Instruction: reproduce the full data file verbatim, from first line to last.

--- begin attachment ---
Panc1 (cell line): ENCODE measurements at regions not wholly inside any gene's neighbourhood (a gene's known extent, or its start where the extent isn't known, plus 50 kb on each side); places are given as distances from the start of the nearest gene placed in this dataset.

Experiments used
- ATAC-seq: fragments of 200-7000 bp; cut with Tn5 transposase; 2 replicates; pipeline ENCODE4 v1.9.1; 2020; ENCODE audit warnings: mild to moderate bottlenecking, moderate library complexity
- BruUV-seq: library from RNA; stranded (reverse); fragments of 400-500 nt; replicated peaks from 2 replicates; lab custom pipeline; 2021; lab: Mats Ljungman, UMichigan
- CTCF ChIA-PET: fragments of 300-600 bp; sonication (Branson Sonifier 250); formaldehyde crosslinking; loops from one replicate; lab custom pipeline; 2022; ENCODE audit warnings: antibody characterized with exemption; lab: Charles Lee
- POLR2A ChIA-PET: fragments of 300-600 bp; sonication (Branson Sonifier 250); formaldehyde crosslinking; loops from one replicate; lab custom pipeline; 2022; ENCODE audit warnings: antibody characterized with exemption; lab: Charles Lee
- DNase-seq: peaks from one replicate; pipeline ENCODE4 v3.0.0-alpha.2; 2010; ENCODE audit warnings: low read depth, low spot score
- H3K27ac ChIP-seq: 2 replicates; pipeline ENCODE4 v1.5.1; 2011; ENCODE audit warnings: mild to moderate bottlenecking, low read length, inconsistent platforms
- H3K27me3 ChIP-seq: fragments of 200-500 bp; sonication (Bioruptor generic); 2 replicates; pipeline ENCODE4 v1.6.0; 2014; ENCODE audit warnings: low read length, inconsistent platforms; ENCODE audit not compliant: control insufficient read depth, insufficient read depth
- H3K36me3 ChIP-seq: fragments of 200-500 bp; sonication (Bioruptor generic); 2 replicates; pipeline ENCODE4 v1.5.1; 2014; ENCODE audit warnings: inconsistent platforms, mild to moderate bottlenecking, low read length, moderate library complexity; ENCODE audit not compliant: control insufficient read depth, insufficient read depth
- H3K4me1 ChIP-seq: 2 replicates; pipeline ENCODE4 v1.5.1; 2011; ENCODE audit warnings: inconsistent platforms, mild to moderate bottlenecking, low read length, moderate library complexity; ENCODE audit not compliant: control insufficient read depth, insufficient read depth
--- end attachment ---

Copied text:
Panc1 (cell line): ENCODE measurements at regions not wholly inside any gene's neighbourhood (a gene's known extent, or its start where the extent isn't known, plus 50 kb on each side); places are given as distances from the start of the nearest gene placed in this dataset.

Experiments used
- ATAC-seq: fragments of 200-7000 bp; cut with Tn5 transposase; 2 replicates; pipeline ENCODE4 v1.9.1; 2020; ENCODE audit warnings: mild to moderate bottlenecking, moderate library complexity
- BruUV-seq: library from RNA; stranded (reverse); fragments of 400-500 nt; replicated peaks from 2 replicates; lab custom pipeline; 2021; lab: Mats Ljungman, UMichigan
- CTCF ChIA-PET: fragments of 300-600 bp; sonication (Branson Sonifier 250); formaldehyde crosslinking; loops from one replicate; lab custom pipeline; 2022; ENCODE audit warnings: antibody characterized with exemption; lab: Charles Lee
- POLR2A ChIA-PET: fragments of 300-600 bp; sonication (Branson Sonifier 250); formaldehyde crosslinking; loops from one replicate; lab custom pipeline; 2022; ENCODE audit warnings: antibody characterized with exemption; lab: Charles Lee
- DNase-seq: peaks from one replicate; pipeline ENCODE4 v3.0.0-alpha.2; 2010; ENCODE audit warnings: low read depth, low spot score
- H3K27ac ChIP-seq: 2 replicates; pipeline ENCODE4 v1.5.1; 2011; ENCODE audit warnings: mild to moderate bottlenecking, low read length, inconsistent platforms
- H3K27me3 ChIP-seq: fragments of 200-500 bp; sonication (Bioruptor generic); 2 replicates; pipeline ENCODE4 v1.6.0; 2014; ENCODE audit warnings: low read length, inconsistent platforms; ENCODE audit not compliant: control insufficient read depth, insufficient read depth
- H3K36me3 ChIP-seq: fragments of 200-500 bp; sonication (Bioruptor generic); 2 replicates; pipeline ENCODE4 v1.5.1; 2014; ENCODE audit warnings: inconsistent platforms, mild to moderate bottlenecking, low read length, moderate library complexity; ENCODE audit not compliant: control insufficient read depth, insufficient read depth
- H3K4me1 ChIP-seq: 2 replicates; pipeline ENCODE4 v1.5.1; 2011; ENCODE audit warnings: inconsistent platforms, mild to moderate bottlenecking, low read length, moderate library complexity; ENCODE audit not compliant: control insufficient read depth, insufficient read depth